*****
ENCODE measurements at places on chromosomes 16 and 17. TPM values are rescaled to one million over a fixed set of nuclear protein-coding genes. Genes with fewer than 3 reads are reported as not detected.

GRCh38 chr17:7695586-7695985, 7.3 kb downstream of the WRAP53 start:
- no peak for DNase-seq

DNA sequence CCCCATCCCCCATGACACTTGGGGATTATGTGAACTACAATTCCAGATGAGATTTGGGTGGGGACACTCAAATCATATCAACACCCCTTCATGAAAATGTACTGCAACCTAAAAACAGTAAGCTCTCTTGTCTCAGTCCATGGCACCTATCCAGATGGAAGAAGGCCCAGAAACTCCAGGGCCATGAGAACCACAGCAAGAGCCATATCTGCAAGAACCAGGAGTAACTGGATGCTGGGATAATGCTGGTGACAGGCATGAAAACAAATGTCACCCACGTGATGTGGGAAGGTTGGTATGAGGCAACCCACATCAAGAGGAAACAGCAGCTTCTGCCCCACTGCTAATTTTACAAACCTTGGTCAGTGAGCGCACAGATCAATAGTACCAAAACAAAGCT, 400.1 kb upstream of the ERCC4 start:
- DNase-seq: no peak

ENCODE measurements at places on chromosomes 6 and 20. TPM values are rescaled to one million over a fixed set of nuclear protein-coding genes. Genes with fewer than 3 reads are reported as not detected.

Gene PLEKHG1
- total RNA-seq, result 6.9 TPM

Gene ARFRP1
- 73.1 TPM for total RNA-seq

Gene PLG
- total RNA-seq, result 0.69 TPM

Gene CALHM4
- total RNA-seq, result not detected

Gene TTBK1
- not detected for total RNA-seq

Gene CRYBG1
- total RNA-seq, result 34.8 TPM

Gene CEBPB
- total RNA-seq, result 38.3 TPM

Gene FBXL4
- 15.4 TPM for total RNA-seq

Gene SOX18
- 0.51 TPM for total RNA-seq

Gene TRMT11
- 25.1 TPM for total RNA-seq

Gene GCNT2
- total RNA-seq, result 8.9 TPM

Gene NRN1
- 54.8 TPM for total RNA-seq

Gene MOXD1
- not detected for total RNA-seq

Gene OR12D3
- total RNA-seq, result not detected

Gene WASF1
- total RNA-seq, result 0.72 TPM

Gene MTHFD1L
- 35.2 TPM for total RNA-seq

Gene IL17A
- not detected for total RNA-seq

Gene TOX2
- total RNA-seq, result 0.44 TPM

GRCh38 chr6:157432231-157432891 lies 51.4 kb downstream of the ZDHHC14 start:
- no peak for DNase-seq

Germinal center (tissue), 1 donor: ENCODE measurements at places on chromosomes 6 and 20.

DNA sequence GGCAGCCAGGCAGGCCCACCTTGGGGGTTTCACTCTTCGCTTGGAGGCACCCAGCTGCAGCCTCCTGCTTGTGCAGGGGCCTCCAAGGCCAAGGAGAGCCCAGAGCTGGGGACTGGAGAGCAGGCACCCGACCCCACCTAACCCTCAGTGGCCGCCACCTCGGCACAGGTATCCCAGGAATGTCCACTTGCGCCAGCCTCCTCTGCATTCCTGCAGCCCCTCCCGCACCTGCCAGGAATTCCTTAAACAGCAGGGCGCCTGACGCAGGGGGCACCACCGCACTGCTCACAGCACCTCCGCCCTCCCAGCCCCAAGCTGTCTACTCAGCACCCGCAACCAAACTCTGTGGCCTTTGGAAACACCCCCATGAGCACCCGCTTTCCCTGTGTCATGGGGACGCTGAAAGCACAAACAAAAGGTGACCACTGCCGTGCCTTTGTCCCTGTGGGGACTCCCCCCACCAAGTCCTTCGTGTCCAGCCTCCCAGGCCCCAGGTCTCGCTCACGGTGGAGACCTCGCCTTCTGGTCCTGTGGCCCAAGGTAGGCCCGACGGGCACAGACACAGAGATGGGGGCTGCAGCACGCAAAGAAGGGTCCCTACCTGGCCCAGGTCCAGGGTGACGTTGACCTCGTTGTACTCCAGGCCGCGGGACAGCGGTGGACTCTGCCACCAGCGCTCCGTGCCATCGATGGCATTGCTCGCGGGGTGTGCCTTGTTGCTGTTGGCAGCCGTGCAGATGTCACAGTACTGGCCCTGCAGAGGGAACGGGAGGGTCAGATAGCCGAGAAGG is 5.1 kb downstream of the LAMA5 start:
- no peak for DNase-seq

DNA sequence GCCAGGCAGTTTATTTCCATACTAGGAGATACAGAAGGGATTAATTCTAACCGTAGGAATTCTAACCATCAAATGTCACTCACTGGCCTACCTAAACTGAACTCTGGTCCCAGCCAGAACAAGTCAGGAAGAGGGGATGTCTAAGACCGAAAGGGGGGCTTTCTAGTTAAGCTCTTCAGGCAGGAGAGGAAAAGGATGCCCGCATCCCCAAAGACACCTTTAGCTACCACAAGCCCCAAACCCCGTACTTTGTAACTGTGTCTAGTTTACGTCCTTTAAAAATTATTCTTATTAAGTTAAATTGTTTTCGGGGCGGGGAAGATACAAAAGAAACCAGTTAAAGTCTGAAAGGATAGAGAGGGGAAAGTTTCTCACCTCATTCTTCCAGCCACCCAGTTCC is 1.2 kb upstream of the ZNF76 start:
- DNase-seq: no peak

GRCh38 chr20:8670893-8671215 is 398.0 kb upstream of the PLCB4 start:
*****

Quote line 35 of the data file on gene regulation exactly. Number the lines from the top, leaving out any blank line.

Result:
Gene WASF1